Publication details [#58574]

Walters, Joel, Dafna Yitzhaki, Carmit Altman, Zhanna Burstein Feldman and Sharon Armon Lotem. 2014. Family language policies, reported language use and proficiency in Russian – Hebrew bilingual children in Israel. Journal of Multilingual and Multicultural Development 35 (3) : 216–234.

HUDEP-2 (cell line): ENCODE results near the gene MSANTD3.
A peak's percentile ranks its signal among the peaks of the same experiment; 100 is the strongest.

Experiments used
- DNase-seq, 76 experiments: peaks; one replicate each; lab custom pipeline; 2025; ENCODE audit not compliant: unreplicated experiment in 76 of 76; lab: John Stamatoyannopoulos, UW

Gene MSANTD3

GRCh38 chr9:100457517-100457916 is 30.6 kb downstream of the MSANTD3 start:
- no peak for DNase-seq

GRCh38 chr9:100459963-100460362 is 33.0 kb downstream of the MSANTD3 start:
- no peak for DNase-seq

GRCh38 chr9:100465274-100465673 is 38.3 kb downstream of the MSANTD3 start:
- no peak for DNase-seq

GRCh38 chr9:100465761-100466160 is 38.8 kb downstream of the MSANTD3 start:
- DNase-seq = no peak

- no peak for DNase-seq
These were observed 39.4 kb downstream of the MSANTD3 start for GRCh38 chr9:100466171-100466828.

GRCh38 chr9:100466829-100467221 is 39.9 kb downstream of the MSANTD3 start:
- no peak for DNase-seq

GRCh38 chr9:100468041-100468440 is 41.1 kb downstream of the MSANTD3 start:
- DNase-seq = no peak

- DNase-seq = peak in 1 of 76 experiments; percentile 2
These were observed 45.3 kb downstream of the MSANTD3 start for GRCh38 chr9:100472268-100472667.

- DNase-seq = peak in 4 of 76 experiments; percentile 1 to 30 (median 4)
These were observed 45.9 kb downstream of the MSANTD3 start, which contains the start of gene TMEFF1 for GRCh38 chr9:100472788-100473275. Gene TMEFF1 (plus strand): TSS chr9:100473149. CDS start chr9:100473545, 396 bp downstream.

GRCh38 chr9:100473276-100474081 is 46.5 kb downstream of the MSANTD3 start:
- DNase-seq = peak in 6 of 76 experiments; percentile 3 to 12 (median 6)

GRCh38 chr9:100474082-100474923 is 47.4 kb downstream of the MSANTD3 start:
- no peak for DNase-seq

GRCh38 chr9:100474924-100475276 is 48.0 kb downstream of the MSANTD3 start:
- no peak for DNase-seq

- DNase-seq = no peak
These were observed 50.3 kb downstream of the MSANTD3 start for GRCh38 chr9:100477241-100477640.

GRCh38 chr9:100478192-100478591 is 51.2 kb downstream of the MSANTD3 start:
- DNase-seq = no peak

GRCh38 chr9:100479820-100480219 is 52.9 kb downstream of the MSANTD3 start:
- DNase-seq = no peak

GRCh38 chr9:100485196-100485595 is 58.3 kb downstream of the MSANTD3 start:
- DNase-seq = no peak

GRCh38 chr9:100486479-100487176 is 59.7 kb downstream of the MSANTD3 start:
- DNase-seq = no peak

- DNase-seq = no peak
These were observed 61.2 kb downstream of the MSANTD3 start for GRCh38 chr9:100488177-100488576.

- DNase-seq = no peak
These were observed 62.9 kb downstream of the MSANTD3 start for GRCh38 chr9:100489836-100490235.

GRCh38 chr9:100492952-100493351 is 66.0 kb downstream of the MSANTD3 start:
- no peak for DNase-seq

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The relationship between family language policy (FLP) and language choice, language use, proficiency in Russian and Hebrew, codeswitching (CS) and linguistic performance was studied in Russian-speaking immigrant parents and their Russian–Hebrew bilingual preschool children. By means of Glaser's Grounded Theory, the content of sociolinguistic interviews with 65 parents was classified to form families with strict-Russian, mild-Russian and pro-bilingual language policies. Preschool children (M = 6; 0) from these families were asked to respond to questions about language use, language choice, proficiency in Russian and Hebrew and CS on 10-point graphic rating scales as well as perform three linguistic tasks: noun–verb picture naming, non-word repetition and complex syntax in sentence repetition. Findings for language use and self-rated proficiency showed the varying degrees of reported Russian language maintenance depending on the FLP applied in the home. Yet, performance on complex syntax showed better performance in Hebrew than Russian, and children reported more CS into L2/Hebrew than into their home language. These latter findings in the three FLP groups are interpreted as evidence for language shift and may be attributed to greater influence of peers and siblings rather than parents.